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United States Senate election in Arizona, 2016

 

United States Senate election in Arizona, 2016

United States Senate election in Arizona, 2016

November 8, 2016

 
Party Republican Democratic

Incumbent U.S. Senator

John McCain
Republican

The 2016 United States Senate election in Arizona will take place on November 8, 2016, to elect a member of the United States Senate to represent the State of Arizona, concurrently with the 2016 U.S. presidential election, as well as other elections to the United States Senate in other states and elections to the United States House of Representatives and various state and local elections. The primary election will take place on August 30, 2016.[1]

Incumbent Republican Senator John McCain is running for re-election to a sixth term in office. After hinting in September 2013 that he could retire,[2] he subsequently said that the chances he would run again were "pretty good", but his campaign had emphasised that he had not made a decision yet.[3] On April 7, 2015, McCain announced that he will run for re-election.[4] McCain is expected to face strong primary opposition from the Tea Party.[5][6]

Contents

  • Republican primary 1
    • Candidates 1.1
      • Declared 1.1.1
      • Potential 1.1.2
      • Declined 1.1.3
    • Endorsements 1.2
    • Polling 1.3
  • Democratic primary 2
    • Candidates 2.1
      • Declared 2.1.1
      • Withdrawn 2.1.2
      • Potential 2.1.3
    • Endorsements 2.2
  • General election 3
    • Polling 3.1
  • References 4
  • External Links 5

Republican primary

John McCain, the [9]

In September 2014, McCain began having "serious conversations" with state Republicans, local officials and key supporters about running for re-election. Though he faced a primary challenge in 2010 from former Congressman J. D. Hayworth, Hayworth was a flawed opponent and ran a weak campaign; McCain massively outspent and easily defeated him. However, he could face a stronger challenge in 2016.[5] A survey by Public Policy Polling in March 2014 found that McCain was the most unpopular Senator in the country, with 30% of Arizonans approving of him to 54% who disapproved. His unpopularity was bipartisan, with his approvals at 35%-55% with Republicans, 29%-53% with Democrats and 25%-55% with independents.[10] An April 2014 survey by The Polling Company for Citizens United Political Victory Fund found that 64.2% of Republican primary voters favoured "a new person" to 29.3% who thought that "Senator McCain deserves to be re-elected to another six-year term." It also found him trailing in match-ups with a generic primary opponent and against specific opponents (see below).[11]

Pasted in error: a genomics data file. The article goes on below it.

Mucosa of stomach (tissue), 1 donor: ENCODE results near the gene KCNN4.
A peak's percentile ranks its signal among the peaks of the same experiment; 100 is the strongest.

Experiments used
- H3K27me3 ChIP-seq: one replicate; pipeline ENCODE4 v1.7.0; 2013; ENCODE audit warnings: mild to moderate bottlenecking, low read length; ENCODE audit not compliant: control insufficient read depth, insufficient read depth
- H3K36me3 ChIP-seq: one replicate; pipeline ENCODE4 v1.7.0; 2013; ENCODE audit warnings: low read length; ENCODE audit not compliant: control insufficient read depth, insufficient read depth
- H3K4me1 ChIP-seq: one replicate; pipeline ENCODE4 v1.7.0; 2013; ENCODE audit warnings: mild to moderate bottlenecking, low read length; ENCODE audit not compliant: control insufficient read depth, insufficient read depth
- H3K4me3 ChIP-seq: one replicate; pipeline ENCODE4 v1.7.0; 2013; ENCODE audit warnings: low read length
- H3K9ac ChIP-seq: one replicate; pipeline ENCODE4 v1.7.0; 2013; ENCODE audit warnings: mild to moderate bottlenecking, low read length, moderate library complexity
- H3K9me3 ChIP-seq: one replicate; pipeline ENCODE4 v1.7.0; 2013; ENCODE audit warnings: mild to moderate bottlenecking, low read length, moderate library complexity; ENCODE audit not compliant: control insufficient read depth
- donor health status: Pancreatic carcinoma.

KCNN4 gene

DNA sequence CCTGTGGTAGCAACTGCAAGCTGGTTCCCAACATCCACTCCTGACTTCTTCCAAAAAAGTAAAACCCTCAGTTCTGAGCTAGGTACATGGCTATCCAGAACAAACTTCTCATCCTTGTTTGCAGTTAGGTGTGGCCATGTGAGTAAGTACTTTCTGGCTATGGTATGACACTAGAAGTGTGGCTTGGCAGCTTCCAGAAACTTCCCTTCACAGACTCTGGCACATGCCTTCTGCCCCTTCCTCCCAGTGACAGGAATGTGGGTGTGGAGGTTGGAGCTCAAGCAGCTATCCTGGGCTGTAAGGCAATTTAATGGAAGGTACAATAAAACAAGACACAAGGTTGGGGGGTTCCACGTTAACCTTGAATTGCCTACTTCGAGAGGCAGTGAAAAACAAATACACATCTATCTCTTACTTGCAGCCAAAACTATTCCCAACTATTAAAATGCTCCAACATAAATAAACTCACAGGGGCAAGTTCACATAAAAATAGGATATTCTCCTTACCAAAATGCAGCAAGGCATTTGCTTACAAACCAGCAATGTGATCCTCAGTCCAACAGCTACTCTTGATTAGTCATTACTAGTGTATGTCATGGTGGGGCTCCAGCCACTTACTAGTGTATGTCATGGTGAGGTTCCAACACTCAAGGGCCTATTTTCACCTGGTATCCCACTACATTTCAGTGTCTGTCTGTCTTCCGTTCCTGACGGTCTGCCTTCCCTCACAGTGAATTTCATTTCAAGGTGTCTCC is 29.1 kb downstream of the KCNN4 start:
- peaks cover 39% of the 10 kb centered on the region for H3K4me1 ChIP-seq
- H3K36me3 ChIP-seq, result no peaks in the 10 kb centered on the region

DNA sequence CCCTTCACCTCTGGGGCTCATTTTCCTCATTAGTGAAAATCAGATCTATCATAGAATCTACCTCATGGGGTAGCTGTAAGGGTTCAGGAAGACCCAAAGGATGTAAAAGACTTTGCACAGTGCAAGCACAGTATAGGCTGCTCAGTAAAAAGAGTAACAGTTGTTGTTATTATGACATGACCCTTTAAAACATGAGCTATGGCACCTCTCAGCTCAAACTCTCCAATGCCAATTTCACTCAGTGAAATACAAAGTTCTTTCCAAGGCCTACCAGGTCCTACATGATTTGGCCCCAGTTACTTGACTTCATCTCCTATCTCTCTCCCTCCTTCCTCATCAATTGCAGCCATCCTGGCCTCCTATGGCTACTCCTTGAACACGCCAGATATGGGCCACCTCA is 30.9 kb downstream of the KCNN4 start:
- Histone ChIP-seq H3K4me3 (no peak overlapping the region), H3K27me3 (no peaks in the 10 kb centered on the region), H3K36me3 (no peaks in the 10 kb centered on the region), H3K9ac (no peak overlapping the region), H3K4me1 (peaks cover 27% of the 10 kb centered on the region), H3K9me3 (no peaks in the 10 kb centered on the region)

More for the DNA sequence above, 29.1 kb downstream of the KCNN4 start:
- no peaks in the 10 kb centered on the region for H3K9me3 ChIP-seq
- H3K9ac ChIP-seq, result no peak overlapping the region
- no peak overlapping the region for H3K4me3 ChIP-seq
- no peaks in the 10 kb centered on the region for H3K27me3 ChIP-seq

Further compounding matters for McCain is his relationship with the Arizona Republican Party.[5] After his re-election in 2010, McCain adopted more orthodox conservative stances and attitudes and largely opposed actions of the Obama administration. By 2013, however, he had become a key figure in the Senate for negotiating deals on certain issues in an otherwise partisan environment. By early 2014, McCain's apostasies were enough that the Arizona Republican Party formally censured him for having what they saw as a liberal record that had been "disastrous and harmful". The action had no practical effect but showed that McCain's history of being criticized at the state level as insufficiently conservative was still ongoing.[12] Tea Party leaders have said that they are "sick to death" of McCain and will oppose him if he seeks re-election,[5] with one prominent critic of McCain saying that Arizona conservatives were preparing for a "civil war".[6] However, McCain still has a large warchest - $1.7 million as of June 2014 - and would be helped by Arizona state law, which allows independents to vote in the Republican primary.[5]

By early October 2014, McCain was telling reporters that the odds of him running for re-election were "pretty good", saying that whether or not Republicans retake control of the Senate in the 2014 elections would be a factor in his decision-making, "but it certainly wouldn't be the deciding factor."[6] In late October, it was revealed that McCain had scheduled a meeting with supporters two days after the 2014 midterm elections to "discuss my thoughts on my own re-election in 2016."[3] At that meeting, following the Republican takeover of the Senate, he said that he was "seriously considering" and "leaning towards" running for re-election and will make an announcement in early 2015.[13]